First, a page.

Asian Art Sale - Surprise Results

With a very pleasing total result of 2.5 million euro, Lempertz’ two-day auction was a great success –the art from China in particular produced several surprise results. The number of Japanese artworks sold was also remarkably high.


Lempertz achieved a brilliant hammer price in its China auction. As lot 231 was called, a total of eight national and international telephones were already vying for a group of seven drawings by the mid-20th century Chinese artist Guan Liang (1900 – 1986). The ink depictions of figures and scenes from the Peking Opera were long and fiercely contested. Starting from a moderate estimate of € 4-5,000, a bidder from China eventually won the lot for € 228,000; the German provenance dating from the late 1950s certainly of significance (lot 231).

A further highlight of the Chinese art was a bronze Buddha Shakyamuni. The imposing calm and radiance impressed the bidders and led to a result of € 188,000, with which a German bidder prevailed against international competition (lot 109, € 100/150,000).

A fantastic result was seen for two Qing dynasty famille rose porcelain tiles decorated with the Eight Immortals in the Western Paradise. Alone ten national and international telephone lines fought for the lot, which had been acquired from Lempertz in the 1950s. The bidders eventually conceded defeat at € 75,000 to a Chinese buyer resident in Germany (lot 409, € 2/4,000). A 72.5 cm high blanc de chine Guanyin figure from the 19th century rose to € 60,000 (lot 179, € 25/30,000), whilst a fine and impressively large red lacquer lidded box from the Qianlong period ascended to € 34,000 (lot 138, € 10/15,000).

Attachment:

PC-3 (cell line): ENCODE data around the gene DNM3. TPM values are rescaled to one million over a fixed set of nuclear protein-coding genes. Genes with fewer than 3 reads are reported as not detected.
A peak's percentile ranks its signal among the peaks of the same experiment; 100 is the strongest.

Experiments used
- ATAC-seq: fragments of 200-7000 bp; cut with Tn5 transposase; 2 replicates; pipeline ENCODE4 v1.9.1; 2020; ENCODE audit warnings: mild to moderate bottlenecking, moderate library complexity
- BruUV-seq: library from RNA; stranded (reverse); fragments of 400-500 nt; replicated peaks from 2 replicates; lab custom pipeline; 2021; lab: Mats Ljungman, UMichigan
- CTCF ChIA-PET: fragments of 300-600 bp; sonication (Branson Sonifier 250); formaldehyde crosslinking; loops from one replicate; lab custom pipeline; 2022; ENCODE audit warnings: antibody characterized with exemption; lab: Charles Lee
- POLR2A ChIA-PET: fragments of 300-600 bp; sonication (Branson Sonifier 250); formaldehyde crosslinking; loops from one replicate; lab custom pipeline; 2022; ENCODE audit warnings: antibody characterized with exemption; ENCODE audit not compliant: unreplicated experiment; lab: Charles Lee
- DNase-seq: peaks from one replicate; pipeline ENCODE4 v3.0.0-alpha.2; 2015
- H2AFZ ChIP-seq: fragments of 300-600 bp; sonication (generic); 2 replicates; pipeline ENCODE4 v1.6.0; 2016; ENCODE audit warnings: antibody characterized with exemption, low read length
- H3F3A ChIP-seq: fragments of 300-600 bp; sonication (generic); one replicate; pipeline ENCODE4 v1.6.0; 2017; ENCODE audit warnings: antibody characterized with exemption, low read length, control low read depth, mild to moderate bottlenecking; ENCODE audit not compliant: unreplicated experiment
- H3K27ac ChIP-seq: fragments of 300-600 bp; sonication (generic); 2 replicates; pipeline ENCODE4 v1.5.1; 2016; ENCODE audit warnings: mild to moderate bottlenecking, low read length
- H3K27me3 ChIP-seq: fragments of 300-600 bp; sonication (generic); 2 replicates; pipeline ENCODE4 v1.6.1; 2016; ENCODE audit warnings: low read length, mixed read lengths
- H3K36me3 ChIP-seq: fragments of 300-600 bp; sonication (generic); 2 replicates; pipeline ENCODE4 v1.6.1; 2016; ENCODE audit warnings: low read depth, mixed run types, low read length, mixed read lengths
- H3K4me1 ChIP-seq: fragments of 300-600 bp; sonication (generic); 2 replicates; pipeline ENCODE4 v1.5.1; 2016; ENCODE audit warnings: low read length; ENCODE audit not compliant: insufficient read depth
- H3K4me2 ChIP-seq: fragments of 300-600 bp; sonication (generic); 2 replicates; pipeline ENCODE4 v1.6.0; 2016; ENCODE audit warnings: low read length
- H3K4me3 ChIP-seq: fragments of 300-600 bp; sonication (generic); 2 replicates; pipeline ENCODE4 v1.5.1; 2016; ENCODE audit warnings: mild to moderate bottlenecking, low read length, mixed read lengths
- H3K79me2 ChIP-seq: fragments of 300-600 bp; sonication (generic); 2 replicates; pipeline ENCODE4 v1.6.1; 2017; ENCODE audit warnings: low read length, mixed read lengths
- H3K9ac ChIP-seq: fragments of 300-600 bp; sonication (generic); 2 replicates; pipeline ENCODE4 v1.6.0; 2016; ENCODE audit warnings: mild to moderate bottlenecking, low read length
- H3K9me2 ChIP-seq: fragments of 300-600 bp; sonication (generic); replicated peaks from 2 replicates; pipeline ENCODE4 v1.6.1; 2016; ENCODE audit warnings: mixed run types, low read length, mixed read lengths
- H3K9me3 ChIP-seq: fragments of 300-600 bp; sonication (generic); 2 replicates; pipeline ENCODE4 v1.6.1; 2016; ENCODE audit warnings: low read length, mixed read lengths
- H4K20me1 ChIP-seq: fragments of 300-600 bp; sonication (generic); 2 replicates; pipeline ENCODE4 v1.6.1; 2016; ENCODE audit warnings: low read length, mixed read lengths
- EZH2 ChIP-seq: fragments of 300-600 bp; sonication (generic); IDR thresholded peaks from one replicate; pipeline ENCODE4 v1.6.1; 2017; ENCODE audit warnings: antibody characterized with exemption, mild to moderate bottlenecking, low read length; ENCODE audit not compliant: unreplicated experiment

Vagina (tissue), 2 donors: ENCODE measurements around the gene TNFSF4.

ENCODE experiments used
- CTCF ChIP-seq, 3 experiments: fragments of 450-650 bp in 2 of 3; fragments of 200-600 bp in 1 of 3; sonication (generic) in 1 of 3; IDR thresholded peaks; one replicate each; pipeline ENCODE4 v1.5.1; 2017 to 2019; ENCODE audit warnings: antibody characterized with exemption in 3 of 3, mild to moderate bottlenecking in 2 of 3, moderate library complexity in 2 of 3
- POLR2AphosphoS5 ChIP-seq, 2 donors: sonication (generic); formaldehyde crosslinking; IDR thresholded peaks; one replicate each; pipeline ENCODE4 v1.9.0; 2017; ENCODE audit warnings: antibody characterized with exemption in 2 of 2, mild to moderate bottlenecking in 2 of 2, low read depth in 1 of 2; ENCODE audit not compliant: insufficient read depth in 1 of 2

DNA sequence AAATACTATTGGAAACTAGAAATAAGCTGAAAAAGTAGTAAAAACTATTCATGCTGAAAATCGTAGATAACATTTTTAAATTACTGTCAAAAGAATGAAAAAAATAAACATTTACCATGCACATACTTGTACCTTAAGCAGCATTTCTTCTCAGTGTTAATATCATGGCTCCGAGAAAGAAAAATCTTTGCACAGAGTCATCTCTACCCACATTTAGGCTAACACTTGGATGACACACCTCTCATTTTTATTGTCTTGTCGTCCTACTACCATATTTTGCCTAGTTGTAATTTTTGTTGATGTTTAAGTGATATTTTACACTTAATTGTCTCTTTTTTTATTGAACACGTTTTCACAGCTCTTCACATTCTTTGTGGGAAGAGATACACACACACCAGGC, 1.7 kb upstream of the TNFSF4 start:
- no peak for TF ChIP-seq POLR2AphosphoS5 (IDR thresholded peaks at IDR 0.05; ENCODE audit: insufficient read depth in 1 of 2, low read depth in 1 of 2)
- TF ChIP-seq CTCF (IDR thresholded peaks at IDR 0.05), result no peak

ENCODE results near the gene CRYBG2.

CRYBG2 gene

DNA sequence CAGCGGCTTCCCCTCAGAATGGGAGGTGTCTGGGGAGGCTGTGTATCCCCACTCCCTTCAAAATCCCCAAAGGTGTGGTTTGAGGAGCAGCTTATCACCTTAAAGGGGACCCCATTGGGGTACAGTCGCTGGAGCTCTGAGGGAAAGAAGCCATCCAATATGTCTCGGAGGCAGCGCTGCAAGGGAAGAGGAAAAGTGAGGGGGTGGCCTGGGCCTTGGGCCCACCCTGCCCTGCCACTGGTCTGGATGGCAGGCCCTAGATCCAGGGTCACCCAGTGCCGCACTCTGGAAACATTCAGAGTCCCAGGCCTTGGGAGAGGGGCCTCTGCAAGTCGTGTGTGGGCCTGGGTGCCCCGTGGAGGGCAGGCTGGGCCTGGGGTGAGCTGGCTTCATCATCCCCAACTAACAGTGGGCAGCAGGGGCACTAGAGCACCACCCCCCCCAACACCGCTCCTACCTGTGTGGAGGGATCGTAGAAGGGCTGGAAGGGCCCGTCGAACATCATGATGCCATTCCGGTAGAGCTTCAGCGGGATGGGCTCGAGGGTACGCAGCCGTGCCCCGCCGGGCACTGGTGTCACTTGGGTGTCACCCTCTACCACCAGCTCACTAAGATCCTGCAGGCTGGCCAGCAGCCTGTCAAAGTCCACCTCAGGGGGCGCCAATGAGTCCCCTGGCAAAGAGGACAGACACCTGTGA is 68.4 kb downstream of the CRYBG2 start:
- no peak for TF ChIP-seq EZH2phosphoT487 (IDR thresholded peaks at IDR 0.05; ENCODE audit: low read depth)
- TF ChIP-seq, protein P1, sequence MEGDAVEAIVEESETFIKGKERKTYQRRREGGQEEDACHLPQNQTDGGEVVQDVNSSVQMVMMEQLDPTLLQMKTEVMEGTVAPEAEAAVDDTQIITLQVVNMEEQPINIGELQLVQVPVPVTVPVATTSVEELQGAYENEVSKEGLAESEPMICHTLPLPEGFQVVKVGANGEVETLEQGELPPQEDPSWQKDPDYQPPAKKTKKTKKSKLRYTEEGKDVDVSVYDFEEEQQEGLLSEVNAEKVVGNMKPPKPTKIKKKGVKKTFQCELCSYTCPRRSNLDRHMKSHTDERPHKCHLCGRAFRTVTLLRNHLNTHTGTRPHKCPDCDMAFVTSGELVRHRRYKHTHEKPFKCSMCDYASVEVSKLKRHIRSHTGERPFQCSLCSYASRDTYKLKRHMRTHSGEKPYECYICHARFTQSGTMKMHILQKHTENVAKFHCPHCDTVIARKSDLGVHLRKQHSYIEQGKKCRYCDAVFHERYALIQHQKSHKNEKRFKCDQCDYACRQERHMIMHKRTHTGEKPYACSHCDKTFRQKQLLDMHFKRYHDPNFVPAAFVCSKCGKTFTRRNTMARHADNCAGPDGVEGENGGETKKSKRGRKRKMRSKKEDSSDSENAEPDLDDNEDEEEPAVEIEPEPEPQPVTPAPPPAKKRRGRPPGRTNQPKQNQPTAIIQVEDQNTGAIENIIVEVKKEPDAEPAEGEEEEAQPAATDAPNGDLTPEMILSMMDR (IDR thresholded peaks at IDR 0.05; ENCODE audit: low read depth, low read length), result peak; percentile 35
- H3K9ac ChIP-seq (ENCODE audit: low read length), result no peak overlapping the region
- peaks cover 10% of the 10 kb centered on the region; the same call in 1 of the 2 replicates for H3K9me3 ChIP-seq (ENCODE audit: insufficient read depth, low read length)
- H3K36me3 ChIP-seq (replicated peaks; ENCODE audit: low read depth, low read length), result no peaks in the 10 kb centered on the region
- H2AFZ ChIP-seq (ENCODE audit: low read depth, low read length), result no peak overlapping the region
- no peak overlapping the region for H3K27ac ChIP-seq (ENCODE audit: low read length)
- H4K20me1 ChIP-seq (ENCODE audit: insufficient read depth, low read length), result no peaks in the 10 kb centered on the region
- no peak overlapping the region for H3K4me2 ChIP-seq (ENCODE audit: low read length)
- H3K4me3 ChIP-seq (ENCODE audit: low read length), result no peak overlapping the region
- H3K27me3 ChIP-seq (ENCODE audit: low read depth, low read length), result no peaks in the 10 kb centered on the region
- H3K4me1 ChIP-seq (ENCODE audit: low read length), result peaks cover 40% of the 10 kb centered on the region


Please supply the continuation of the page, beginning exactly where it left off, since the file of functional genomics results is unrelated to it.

Shining amongst the Indian art was an almost 50 cm high bronze Shri Devi from Southern India. Made in the 15th/16th century, the sculpture was keenly fought over and sold to a French bidder who pushed the price from its € 4/6,000 estimate up to € 43,000 (lot 12).

The second auction day dedicated to Japanese art

A 64 cm high wood figure of Kobo Daishi from the Heian-/kamakura period or later was taken on by the German trade for € 17,500 (lot 500, € 15,000). In keeping with Lempertz’ jubilee, a range of armour and sword decoration was offered for sale, with a German collector winning three suits of armour from the 18th and 18th centuries for prices between € 10,000 and € 15,000 (lots 634-636). The sword guards (tsuba) in particular saw their biggest success in decades – consigned from three private collections from Italy, Belgium and Germany, the majority achieved amazing results (lots 624 – 755).

The highlights of the selection of 150 netsuke consigned from a number of European private collections included an ivory reclining ox from the late 18th century and signed by Masanao, which went to a German collector for € 25,000 (lot 867, € 20,000), and a large ivory netsuke, also in the form of an ox, from the late 18th century and inscribed Tomotada, which has now joined a German collection for € 20,000 (lot 866, € 16,000).